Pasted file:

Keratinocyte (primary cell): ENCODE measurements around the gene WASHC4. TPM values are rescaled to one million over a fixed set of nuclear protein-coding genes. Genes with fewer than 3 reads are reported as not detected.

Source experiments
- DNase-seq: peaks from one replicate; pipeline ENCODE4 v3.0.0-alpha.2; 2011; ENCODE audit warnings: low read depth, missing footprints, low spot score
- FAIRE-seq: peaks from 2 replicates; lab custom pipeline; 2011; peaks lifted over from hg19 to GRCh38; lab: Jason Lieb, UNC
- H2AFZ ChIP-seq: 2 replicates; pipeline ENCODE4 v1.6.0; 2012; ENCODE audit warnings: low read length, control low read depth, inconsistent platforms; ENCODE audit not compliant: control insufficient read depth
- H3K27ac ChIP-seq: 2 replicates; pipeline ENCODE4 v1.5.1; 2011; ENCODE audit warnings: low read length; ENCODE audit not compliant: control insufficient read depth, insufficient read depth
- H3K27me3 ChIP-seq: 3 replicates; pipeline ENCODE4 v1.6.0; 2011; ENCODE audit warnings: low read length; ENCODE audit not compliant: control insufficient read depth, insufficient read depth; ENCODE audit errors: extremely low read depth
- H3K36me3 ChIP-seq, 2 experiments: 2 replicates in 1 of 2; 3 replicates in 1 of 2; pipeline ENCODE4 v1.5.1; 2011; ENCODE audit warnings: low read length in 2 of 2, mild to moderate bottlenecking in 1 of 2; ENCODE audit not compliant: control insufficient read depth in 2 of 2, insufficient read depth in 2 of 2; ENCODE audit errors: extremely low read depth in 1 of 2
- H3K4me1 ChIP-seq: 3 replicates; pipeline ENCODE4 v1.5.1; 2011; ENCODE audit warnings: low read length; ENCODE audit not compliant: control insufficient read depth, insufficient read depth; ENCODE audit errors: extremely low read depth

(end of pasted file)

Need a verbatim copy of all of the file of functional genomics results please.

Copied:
Keratinocyte (primary cell): ENCODE measurements around the gene WASHC4. TPM values are rescaled to one million over a fixed set of nuclear protein-coding genes. Genes with fewer than 3 reads are reported as not detected.

Source experiments
- DNase-seq: peaks from one replicate; pipeline ENCODE4 v3.0.0-alpha.2; 2011; ENCODE audit warnings: low read depth, missing footprints, low spot score
- FAIRE-seq: peaks from 2 replicates; lab custom pipeline; 2011; peaks lifted over from hg19 to GRCh38; lab: Jason Lieb, UNC
- H2AFZ ChIP-seq: 2 replicates; pipeline ENCODE4 v1.6.0; 2012; ENCODE audit warnings: low read length, control low read depth, inconsistent platforms; ENCODE audit not compliant: control insufficient read depth
- H3K27ac ChIP-seq: 2 replicates; pipeline ENCODE4 v1.5.1; 2011; ENCODE audit warnings: low read length; ENCODE audit not compliant: control insufficient read depth, insufficient read depth
- H3K27me3 ChIP-seq: 3 replicates; pipeline ENCODE4 v1.6.0; 2011; ENCODE audit warnings: low read length; ENCODE audit not compliant: control insufficient read depth, insufficient read depth; ENCODE audit errors: extremely low read depth
- H3K36me3 ChIP-seq, 2 experiments: 2 replicates in 1 of 2; 3 replicates in 1 of 2; pipeline ENCODE4 v1.5.1; 2011; ENCODE audit warnings: low read length in 2 of 2, mild to moderate bottlenecking in 1 of 2; ENCODE audit not compliant: control insufficient read depth in 2 of 2, insufficient read depth in 2 of 2; ENCODE audit errors: extremely low read depth in 1 of 2
- H3K4me1 ChIP-seq: 3 replicates; pipeline ENCODE4 v1.5.1; 2011; ENCODE audit warnings: low read length; ENCODE audit not compliant: control insufficient read depth, insufficient read depth; ENCODE audit errors: extremely low read depth